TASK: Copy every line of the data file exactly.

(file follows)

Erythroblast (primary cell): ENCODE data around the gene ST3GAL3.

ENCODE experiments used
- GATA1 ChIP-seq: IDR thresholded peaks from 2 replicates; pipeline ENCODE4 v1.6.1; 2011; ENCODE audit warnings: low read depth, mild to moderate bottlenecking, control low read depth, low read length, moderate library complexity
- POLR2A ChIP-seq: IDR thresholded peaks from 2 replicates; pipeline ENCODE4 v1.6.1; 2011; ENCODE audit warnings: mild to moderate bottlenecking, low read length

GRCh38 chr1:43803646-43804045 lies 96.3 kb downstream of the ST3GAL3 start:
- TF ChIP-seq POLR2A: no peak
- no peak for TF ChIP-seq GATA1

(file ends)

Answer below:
Erythroblast (primary cell): ENCODE data around the gene ST3GAL3.

ENCODE experiments used
- GATA1 ChIP-seq: IDR thresholded peaks from 2 replicates; pipeline ENCODE4 v1.6.1; 2011; ENCODE audit warnings: low read depth, mild to moderate bottlenecking, control low read depth, low read length, moderate library complexity
- POLR2A ChIP-seq: IDR thresholded peaks from 2 replicates; pipeline ENCODE4 v1.6.1; 2011; ENCODE audit warnings: mild to moderate bottlenecking, low read length

GRCh38 chr1:43803646-43804045 lies 96.3 kb downstream of the ST3GAL3 start:
- TF ChIP-seq POLR2A: no peak
- no peak for TF ChIP-seq GATA1